Tyson Foods Inc., the world's largest meat processor, warned
Monday that rising corn prices could mean U.S. consumers
will have to pay more for chicken, beef and pork next year
as it ended its fiscal year with a third straight quarterly
The Springdale, Ark.-based company forecast a return to
profitability in the new fiscal year, which started Oct. 1,
as it gets a grip on costs and focuses on more efficient
operations. Its shares rose nearly 4 percent in midday
"The best thing I can say about fiscal 2006 is, it's
over," Richard L. Bond, president and chief executive
officer, said in a statement.
Bond said the price of corn, which is used to feed
chicken and livestock, is going up due to demand from
ethanol plants that are springing up to provide alternative
fuel sources to oil.
Corn prices recently reached 10-year highs.
"I believe the American consumer is going to have to pay
more for protein. We are at new levels on corn that are not
likely going to be retrenching back to '06 levels," Bond
said in a conference call with analysts.
Bond said meat producers, processors and retailers will
have to pass the higher grain price on to consumers because
they cannot absorb it in their profit margins.
Bond did not provide more details but suggested the
higher consumer prices could come when meat demand typically
increases during the spring and summer.
"Quite frankly the American consumer is making a choice
here. This is either corn for feed or corn for fuel, that's
what's causing this," Bond said.
Tyson said the loss for the quarter ended Sept. 30 was
$56 million, or 17 cents per share, compared with a profit
of $117 million, or 33 cents per share, during the same
period a year earlier.
Fourth quarter revenue was flat at about $6.5 billion in
Analysts polled by Thomson Financial expected a loss of 4
cents per share for the fourth quarter on revenue of $6.47
Results were hurt by charges of 6 cents per share related
to tax and accounting changes and 4 cents per share related
a previously announced cost-cutting program.
Tyson said in July it would cut $200 million in costs,
including slashing 420 mainly managerial jobs and not
filling 430 open positions in its total workforce of about
110,000. It also said it would focus on value-added
products, international expansion and improving operational
"For most of the year, we were plagued by supply and
demand imbalance as well as export market disruptions in our
chicken and beef segments," Bond said in a statement.
"Despite some continuing problems in the protein sector,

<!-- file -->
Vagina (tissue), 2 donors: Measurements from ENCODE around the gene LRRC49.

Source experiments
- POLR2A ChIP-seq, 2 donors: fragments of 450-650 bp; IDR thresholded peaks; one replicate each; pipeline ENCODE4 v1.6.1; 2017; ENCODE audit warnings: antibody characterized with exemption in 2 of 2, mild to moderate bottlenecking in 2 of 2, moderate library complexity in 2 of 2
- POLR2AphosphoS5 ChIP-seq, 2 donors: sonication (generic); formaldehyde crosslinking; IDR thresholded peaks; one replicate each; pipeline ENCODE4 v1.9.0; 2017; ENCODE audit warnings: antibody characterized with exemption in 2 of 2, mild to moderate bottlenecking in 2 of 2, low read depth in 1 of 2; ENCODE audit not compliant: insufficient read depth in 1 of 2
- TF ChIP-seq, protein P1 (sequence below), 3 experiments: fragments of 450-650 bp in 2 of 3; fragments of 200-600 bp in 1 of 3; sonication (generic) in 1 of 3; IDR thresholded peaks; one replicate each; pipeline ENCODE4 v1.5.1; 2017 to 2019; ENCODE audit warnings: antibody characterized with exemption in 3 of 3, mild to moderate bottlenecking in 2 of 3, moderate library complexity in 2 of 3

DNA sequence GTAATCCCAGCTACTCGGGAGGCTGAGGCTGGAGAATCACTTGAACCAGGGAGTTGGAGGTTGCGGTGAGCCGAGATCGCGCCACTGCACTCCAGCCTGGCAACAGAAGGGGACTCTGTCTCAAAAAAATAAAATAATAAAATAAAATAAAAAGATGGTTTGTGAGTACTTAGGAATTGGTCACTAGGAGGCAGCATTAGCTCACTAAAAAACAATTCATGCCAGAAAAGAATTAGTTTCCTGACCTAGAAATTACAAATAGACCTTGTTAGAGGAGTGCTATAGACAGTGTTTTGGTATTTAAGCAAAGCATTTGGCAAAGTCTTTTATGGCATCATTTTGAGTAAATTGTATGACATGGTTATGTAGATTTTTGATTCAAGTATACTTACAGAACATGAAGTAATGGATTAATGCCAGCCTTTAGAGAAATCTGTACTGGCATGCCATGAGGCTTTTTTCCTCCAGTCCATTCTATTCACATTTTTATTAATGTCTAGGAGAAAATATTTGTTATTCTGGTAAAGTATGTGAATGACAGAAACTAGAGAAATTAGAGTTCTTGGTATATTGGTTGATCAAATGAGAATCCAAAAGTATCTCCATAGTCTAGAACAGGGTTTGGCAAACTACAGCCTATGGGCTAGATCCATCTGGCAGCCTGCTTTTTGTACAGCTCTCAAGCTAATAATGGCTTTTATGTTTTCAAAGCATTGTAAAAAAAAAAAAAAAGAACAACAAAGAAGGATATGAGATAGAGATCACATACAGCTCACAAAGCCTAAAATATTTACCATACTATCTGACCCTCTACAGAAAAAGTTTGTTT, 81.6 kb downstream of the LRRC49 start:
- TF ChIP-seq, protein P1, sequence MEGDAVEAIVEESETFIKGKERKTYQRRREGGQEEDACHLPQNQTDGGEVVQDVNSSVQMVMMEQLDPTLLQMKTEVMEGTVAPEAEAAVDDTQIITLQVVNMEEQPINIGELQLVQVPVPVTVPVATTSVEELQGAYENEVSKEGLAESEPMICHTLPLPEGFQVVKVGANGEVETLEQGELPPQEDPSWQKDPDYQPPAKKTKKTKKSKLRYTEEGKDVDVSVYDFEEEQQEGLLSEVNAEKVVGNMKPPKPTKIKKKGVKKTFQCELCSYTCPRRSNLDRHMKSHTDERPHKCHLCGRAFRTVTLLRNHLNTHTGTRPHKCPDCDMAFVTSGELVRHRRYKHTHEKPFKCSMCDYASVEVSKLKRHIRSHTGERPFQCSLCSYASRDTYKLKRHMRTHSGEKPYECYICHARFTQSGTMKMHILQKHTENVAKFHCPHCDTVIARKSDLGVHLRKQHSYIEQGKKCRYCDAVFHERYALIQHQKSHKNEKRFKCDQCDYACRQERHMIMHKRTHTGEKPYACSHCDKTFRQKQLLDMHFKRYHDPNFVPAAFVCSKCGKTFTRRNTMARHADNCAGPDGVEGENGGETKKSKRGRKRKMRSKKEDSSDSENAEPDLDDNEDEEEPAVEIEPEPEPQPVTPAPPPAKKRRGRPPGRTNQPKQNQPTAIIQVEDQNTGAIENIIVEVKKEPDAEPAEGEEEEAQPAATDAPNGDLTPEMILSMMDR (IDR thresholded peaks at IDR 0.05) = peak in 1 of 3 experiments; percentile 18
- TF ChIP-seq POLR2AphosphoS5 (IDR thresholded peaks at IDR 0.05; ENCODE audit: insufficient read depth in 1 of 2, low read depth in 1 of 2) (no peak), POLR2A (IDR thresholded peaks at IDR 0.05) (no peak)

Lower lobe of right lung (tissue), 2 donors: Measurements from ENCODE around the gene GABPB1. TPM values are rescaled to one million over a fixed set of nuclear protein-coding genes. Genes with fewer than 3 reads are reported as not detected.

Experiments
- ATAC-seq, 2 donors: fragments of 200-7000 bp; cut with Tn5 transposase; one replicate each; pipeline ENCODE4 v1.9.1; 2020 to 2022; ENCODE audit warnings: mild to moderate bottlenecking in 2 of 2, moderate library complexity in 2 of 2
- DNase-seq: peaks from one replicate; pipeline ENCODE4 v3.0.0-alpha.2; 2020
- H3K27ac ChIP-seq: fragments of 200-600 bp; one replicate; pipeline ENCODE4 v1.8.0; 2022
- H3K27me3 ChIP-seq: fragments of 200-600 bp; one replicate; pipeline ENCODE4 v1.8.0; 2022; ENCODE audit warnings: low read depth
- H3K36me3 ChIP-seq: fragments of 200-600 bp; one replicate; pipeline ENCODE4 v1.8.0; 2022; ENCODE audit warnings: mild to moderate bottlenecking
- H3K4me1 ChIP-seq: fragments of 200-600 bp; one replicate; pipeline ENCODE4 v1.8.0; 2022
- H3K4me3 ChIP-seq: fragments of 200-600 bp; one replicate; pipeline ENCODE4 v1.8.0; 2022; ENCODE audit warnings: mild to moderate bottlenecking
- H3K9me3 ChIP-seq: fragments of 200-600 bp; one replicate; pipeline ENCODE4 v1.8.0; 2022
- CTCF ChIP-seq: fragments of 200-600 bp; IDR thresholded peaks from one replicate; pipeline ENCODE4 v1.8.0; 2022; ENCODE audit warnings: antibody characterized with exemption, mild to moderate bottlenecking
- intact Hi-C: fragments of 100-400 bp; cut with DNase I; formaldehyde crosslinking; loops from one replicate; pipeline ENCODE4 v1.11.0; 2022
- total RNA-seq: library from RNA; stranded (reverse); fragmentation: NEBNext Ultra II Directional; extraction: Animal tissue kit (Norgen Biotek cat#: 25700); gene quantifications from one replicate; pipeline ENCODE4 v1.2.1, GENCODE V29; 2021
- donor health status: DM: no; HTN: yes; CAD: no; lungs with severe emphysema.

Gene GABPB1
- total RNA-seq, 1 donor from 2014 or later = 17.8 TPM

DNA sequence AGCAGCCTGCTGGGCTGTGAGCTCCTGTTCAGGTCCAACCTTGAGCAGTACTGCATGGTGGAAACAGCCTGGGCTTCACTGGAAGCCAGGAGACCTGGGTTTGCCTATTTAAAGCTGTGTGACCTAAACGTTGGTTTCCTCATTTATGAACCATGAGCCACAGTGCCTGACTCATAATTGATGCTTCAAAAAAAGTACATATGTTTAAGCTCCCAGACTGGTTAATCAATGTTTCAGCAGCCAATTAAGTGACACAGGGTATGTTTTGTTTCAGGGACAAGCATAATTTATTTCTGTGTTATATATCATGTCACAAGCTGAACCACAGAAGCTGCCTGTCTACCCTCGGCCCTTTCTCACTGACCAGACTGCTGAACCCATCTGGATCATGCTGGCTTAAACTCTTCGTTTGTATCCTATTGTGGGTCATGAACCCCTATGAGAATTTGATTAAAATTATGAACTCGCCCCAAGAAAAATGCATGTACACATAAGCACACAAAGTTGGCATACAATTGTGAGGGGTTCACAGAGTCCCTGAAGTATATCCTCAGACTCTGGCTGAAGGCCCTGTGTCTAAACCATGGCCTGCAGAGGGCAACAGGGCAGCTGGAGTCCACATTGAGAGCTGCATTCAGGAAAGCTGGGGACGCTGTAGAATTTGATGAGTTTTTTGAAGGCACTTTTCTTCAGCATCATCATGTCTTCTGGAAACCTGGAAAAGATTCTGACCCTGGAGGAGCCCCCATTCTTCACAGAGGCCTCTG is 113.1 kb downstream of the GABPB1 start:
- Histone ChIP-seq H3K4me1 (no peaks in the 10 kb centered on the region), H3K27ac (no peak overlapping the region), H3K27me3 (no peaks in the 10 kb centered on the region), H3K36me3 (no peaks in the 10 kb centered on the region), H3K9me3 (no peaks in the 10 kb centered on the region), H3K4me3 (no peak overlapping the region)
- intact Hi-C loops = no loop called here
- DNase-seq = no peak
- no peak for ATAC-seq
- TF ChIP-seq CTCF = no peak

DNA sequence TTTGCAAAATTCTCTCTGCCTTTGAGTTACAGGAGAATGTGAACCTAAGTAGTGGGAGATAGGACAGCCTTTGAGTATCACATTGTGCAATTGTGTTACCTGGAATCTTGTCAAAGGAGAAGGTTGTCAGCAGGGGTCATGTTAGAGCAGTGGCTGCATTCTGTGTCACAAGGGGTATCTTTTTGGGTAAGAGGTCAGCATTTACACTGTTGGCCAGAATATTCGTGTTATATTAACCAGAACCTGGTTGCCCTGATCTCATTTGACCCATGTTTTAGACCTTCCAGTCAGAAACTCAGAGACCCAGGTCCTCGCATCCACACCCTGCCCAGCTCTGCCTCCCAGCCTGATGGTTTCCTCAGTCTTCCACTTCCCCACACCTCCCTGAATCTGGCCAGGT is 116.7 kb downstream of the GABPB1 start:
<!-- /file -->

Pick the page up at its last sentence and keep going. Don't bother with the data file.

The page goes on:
during the quarter our core business showed improvement and
continued to strengthen."
Tyson said it expects fiscal 2007 earnings per share in a
range of 50 cents to 80 cents.
Analysts' consensus estimate for fiscal 2007 earnings is
69 cents per share.
Its shares rose 54 cents, or 3.8 percent, to $14.89 in
midday trading on the New York Stock Exchange.
Prudential Equity Group analyst John M. McMillin said he
does not expect Tyson earnings to rebound to over $1 per
share until at least fiscal 2009.
"One of these years Tyson Foods just might earn in the
range of $1.00-$1.30 per share, but with higher corn prices
it is unlikely to be any time soon as management gives
fiscal 2007 guidance in the $0.50-$0.80 range," McMillan
said in a research note.
Bond said he is "very confident" the company will be
profitable again starting in the current quarter. He said
the full-year forecast was conservative after the company
had to lower its guidance three times during fiscal 2006.
"We missed guidance a number of times on fiscal '06 and
our intent is not to do that again in fiscal '07," Bond told
Tyson saw fourth quarter losses in three of its four
segments -- beef, chicken and prepared foods. Only the pork
business, which accounted for 12 percent of sales, posted an
operating profit, thanks to low prices for live animals.
The chicken and beef businesses were hurt by a glut of
meat on the market, a problem the industry has faced all
Agricultural economists have blamed the meat glut on a
range of factors, including shifting consumer diets, beef
and chicken health scares overseas that reduced U.S.
exports, and overproduction after high market prices for
animals in the past two years.
Tyson is the world's largest chicken producer and also
the world's largest meat processing company. Tyson breeds
its own chickens but gets other meat from independent